Yay, the PATRIOT Act has been renewed for four more years. Thanks, President Obama, for keeping your campaign promises to start rolling back that monstrous legacy of the Bush administration…
I run an email server for hundreds of people. I can’t even count the number of times I get requests like this:
No, I can’t “dial back” the firewall. Stop asking.
I just met up with my friend Rick, who works at Google, and he gave me a tour of the new office in Boulder. Apparently Google is going gangbusters on hiring staff and ramping up for some big initiatives, so they’re expanding their Boulder presence.
In addition to the cool tour, he gave me a geniune Chrome frisbee he bought at headquarters in Mountain View. He said he saw it and knew he needed to buy it for me.
It’s even a regulation 175g UltraStar. Awesome. Thanks, Rick!
Today was opening day for Pirates 4: On Stranger Tides so Laralee and I trucked down to the theater to see it. I misread the showtimes so when we arrived the only show at that time was the IMAX 3D version. We sucked it up and paid an extra three bucks per ticket for the IMAX Experience.
As it turns out, the IMAX Experience can best be summed up with the one word sucked. There was some problem with the projector at the theater, and the first five minutes of the movie were eye-wrenching. They stopped playing it and apologized, telling all of us that they had to recalibrate the projector. We enjoyed about ten minutes of colored dots and boxes (none of which were in 3D, interestingly) and then they cranked it up again.
No joy. It still made you want to cross your eyes like you were staring at one of those 3D posters. They stopped and rewound it (question: how do you “rewind” a digital movie?) and said everything was ready to go. We got to watch all of the trailers again– oddly, the trailers worked very nicely in 3D. But when the movie started for the third time, I asked Laralee if it was really fixed, or if nothing had changed. She concurred nothing had changed, and by this point we were almost an hour after the movie was supposed to start.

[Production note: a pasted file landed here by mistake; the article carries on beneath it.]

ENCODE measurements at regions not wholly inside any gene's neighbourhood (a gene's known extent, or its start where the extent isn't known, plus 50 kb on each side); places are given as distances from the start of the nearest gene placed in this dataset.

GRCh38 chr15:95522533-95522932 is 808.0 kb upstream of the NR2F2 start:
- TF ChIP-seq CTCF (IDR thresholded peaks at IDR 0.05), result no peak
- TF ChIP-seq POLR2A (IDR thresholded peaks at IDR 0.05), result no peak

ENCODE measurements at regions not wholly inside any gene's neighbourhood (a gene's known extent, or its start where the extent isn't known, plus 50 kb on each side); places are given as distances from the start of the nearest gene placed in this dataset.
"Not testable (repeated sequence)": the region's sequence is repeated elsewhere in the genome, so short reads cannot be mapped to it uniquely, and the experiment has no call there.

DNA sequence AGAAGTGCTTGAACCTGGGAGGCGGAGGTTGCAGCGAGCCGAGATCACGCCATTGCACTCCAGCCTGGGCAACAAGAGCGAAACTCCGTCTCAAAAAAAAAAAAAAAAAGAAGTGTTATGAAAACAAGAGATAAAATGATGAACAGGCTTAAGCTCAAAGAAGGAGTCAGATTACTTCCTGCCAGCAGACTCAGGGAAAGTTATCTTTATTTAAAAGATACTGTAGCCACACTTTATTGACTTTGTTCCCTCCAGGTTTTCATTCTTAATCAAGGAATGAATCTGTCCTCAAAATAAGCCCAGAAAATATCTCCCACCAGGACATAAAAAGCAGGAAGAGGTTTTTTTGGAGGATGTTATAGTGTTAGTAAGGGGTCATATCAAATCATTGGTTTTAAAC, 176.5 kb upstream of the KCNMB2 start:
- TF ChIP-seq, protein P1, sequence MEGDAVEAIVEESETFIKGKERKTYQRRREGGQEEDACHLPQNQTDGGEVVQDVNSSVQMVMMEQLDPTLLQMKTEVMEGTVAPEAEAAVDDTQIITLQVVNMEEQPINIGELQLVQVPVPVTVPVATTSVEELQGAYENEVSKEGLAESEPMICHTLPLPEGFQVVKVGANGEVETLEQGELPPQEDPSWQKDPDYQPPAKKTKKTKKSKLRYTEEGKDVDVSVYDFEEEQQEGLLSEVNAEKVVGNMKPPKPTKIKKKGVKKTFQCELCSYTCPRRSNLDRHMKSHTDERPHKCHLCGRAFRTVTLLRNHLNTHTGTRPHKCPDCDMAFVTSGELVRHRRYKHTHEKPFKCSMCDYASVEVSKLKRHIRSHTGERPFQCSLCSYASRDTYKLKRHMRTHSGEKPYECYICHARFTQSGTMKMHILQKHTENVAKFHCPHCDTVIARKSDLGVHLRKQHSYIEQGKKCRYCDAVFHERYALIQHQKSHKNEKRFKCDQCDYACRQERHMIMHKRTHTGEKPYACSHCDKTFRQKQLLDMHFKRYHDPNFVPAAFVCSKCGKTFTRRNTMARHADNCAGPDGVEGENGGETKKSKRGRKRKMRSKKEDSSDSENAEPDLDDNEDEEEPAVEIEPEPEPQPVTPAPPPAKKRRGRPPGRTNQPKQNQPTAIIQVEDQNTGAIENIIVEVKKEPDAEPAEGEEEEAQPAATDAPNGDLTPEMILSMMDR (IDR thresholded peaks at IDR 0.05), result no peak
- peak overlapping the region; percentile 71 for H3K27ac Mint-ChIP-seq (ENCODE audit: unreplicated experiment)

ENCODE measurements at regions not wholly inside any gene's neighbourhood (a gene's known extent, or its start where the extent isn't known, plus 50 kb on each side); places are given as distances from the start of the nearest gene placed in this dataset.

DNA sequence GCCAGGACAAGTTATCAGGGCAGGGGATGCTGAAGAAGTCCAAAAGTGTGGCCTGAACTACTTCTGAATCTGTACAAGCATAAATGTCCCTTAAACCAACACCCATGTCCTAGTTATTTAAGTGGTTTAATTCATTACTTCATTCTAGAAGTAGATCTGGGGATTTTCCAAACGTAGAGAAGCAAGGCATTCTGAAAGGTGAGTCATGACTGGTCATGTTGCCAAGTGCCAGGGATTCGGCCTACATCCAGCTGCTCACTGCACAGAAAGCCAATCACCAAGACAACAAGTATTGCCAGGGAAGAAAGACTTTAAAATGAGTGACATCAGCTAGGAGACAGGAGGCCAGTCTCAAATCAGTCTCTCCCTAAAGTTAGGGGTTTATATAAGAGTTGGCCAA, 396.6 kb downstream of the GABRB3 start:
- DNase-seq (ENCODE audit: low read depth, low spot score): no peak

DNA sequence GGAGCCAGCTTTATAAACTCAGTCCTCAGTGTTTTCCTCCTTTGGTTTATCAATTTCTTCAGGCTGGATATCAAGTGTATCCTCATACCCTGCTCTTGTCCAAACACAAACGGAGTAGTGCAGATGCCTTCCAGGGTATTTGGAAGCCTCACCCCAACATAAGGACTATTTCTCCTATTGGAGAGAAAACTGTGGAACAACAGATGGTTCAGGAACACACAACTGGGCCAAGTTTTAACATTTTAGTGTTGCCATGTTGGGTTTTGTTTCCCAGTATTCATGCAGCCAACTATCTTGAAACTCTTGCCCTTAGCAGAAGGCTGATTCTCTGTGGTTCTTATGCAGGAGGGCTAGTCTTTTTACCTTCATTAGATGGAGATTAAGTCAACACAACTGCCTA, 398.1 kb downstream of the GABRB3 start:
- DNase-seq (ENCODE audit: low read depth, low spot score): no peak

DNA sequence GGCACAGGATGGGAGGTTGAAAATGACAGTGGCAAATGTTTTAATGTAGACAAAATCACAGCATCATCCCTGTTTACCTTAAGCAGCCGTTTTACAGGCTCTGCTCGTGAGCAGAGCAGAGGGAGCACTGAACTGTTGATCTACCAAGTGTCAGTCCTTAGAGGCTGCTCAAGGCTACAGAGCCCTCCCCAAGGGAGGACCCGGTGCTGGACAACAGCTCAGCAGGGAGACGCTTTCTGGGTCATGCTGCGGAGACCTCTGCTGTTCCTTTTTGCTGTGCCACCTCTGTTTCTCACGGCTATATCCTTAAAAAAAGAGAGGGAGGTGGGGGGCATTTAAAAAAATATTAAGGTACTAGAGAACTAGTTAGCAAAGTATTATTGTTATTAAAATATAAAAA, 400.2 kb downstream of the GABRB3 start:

We went out to the lobby and asked if we could watch a non-3D version which happened to be starting then, and they agreed. They gave us some coupons for free soda (small) and popcorn (also small), and we headed over to watch the same set of trailers a third time. Note to self: Zookeeper looks idiotic.
The movie worked fine in old-fashioned 2D, and turned out to be pretty good. Afterward we received two passes for a free show and they were going to refund our thirty bucks but apparently “the computer won’t let you” if the show itself has ended, so they handed us two more passes.
In the end, I guess we ended up with three movies for the price of one, and about four hours in the theater. At least the movie didn’t suck. You can’t complain about Penelope Cruz as a pirate…
Sarah’s husband Grant is turning 40 next week so she’s asking everyone she knows to send him a birthday card. I went to the store last night hoping to score a sweet Hannah Montana one, but when I saw this I knew it was the right one.
Wow, that Edward is such a dreamboat. I hope Grant likes the card.
I was just talking to Laralee and asked her, “What would I do without you?”
She replied, “Your own laundry.”
Seen on a Linux newsgroup: